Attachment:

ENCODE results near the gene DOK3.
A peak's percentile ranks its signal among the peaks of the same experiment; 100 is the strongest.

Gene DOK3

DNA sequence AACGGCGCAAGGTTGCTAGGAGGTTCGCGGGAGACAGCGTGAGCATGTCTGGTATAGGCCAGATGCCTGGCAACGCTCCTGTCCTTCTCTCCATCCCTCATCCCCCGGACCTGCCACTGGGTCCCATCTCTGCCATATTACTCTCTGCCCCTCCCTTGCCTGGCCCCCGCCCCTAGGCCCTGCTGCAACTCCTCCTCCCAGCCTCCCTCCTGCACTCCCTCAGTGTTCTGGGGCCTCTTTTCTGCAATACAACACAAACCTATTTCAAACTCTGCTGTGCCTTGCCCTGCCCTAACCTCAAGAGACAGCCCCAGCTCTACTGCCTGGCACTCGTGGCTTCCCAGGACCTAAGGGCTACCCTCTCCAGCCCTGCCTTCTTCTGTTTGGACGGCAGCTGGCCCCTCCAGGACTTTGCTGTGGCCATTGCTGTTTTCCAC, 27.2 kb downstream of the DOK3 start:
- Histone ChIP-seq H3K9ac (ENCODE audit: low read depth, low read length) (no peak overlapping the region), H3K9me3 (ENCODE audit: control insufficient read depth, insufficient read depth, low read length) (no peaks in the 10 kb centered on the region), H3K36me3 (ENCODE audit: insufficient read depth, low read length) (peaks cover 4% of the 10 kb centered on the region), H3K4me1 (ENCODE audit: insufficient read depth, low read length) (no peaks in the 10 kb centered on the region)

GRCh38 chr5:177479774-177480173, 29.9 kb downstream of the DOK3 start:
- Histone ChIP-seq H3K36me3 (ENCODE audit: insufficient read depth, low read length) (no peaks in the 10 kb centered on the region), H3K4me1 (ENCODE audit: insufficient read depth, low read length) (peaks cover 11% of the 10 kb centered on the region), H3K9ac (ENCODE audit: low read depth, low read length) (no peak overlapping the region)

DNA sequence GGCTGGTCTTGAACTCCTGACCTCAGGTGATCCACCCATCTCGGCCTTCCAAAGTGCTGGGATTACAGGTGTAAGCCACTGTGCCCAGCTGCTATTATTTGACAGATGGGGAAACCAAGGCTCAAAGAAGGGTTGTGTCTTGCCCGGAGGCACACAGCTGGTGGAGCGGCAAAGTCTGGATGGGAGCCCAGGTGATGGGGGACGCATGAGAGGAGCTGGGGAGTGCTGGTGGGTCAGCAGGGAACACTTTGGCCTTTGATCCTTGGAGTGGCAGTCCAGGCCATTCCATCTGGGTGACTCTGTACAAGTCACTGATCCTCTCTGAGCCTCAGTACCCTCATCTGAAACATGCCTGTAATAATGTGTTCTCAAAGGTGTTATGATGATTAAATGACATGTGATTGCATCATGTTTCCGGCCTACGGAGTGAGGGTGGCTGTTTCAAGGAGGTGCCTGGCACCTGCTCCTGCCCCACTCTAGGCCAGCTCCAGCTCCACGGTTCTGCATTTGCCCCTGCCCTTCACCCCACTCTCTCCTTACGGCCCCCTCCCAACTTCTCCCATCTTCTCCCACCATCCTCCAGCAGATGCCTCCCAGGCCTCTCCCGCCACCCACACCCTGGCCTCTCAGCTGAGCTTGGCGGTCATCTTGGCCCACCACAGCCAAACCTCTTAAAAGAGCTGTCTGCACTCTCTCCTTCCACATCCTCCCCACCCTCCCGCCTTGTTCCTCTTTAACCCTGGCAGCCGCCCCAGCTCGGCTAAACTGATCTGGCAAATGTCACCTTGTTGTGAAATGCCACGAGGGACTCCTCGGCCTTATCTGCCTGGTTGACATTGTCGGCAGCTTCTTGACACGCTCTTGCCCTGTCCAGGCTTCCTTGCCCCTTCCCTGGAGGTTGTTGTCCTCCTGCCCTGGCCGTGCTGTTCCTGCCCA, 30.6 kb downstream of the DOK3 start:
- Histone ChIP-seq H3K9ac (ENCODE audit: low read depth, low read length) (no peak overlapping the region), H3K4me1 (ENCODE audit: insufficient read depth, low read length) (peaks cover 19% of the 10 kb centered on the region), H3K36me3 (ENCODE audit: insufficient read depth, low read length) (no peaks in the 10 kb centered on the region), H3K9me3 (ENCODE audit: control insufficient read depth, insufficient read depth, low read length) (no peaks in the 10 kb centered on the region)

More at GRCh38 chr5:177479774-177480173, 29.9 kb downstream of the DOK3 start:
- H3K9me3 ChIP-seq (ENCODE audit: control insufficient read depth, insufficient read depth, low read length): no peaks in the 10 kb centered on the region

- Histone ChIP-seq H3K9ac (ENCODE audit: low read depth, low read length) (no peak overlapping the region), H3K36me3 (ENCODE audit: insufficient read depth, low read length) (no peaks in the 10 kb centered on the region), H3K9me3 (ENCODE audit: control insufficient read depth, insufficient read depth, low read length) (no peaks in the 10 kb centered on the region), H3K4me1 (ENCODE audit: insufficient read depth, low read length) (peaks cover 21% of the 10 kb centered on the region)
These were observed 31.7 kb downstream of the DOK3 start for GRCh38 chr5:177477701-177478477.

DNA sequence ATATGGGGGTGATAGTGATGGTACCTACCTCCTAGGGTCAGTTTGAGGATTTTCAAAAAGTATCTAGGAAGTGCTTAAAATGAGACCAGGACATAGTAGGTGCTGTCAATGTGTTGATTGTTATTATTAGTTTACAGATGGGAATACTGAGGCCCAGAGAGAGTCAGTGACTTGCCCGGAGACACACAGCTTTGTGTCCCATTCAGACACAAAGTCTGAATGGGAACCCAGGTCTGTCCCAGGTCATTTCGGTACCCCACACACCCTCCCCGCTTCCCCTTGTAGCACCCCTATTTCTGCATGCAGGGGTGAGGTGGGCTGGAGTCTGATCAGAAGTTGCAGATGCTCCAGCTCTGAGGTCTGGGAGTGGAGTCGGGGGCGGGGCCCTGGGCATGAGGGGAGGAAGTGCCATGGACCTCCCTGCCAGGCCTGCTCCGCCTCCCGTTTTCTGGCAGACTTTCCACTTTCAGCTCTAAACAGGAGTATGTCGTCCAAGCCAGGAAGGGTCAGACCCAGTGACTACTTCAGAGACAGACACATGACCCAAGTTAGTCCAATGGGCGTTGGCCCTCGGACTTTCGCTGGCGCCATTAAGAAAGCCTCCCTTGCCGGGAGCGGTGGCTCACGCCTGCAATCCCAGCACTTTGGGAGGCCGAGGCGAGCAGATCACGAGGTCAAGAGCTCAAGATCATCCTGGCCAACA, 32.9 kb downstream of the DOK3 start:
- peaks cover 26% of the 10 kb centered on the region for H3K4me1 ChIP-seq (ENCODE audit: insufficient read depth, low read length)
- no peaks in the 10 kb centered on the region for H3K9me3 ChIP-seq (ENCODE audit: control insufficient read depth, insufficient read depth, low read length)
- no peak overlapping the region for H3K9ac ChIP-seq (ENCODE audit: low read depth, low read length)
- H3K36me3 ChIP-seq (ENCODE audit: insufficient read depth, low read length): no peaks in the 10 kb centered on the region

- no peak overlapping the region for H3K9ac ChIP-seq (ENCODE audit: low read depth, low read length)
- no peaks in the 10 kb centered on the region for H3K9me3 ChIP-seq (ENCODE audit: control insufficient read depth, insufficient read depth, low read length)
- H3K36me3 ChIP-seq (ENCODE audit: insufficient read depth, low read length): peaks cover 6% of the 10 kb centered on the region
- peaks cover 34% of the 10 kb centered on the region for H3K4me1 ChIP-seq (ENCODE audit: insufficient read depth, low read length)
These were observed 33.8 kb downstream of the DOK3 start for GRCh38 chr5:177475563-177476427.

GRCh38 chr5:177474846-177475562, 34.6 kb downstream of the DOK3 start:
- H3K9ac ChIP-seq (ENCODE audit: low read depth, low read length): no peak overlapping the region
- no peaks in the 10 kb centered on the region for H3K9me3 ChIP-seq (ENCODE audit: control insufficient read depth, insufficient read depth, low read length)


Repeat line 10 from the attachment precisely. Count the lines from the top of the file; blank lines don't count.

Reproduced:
More at GRCh38 chr5:177479774-177480173, 29.9 kb downstream of the DOK3 start: